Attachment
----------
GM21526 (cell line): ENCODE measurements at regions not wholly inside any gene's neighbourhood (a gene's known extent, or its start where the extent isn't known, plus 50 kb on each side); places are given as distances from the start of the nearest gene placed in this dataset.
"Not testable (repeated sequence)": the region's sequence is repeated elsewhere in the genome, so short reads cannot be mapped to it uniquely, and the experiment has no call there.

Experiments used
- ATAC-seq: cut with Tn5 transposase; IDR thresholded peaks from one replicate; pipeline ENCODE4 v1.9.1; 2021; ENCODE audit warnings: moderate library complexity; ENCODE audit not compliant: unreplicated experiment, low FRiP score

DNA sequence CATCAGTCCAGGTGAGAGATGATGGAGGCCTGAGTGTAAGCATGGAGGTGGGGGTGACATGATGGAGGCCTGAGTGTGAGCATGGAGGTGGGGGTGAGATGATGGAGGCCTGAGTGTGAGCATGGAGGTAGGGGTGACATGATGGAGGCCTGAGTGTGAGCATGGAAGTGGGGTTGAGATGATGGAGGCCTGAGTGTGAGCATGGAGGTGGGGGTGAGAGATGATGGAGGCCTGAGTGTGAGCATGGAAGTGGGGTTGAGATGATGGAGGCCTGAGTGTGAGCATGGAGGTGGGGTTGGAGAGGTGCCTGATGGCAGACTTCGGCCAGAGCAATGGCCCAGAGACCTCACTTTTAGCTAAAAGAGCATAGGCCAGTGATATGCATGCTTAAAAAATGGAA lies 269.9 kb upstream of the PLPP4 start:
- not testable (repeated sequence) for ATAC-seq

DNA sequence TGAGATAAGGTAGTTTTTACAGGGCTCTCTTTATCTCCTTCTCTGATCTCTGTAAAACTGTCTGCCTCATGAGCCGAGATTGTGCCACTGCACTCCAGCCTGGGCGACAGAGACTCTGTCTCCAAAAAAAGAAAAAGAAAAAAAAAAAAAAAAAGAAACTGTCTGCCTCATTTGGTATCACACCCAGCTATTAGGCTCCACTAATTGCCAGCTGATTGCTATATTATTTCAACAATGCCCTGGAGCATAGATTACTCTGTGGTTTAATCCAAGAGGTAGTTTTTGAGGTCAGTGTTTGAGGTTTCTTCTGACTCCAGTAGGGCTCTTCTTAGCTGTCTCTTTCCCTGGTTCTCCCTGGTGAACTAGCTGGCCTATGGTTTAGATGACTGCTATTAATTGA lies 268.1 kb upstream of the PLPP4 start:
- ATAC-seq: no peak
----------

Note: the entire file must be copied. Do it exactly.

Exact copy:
GM21526 (cell line): ENCODE measurements at regions not wholly inside any gene's neighbourhood (a gene's known extent, or its start where the extent isn't known, plus 50 kb on each side); places are given as distances from the start of the nearest gene placed in this dataset.
"Not testable (repeated sequence)": the region's sequence is repeated elsewhere in the genome, so short reads cannot be mapped to it uniquely, and the experiment has no call there.

Experiments used
- ATAC-seq: cut with Tn5 transposase; IDR thresholded peaks from one replicate; pipeline ENCODE4 v1.9.1; 2021; ENCODE audit warnings: moderate library complexity; ENCODE audit not compliant: unreplicated experiment, low FRiP score

DNA sequence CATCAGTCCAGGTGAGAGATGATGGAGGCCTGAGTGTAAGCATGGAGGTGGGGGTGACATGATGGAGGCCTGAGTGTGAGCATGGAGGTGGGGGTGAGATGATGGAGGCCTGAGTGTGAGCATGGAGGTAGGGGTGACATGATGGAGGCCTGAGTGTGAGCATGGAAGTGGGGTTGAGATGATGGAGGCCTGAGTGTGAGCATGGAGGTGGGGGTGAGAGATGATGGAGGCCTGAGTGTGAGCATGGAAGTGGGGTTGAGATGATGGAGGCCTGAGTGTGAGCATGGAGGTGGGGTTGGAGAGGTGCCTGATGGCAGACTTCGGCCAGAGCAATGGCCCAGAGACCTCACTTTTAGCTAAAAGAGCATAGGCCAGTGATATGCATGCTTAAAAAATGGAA lies 269.9 kb upstream of the PLPP4 start:
- not testable (repeated sequence) for ATAC-seq

DNA sequence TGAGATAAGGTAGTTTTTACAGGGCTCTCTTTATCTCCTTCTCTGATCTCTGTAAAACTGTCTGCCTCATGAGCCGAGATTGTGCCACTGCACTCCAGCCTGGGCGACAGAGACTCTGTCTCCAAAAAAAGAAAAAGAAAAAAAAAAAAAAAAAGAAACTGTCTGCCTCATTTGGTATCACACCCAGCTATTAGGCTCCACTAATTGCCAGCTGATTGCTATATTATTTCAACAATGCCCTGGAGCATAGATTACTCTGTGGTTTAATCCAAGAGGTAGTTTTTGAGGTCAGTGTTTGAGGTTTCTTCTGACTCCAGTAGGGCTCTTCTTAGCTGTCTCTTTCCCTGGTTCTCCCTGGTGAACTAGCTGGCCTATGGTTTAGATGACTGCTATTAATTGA lies 268.1 kb upstream of the PLPP4 start:
- ATAC-seq: no peak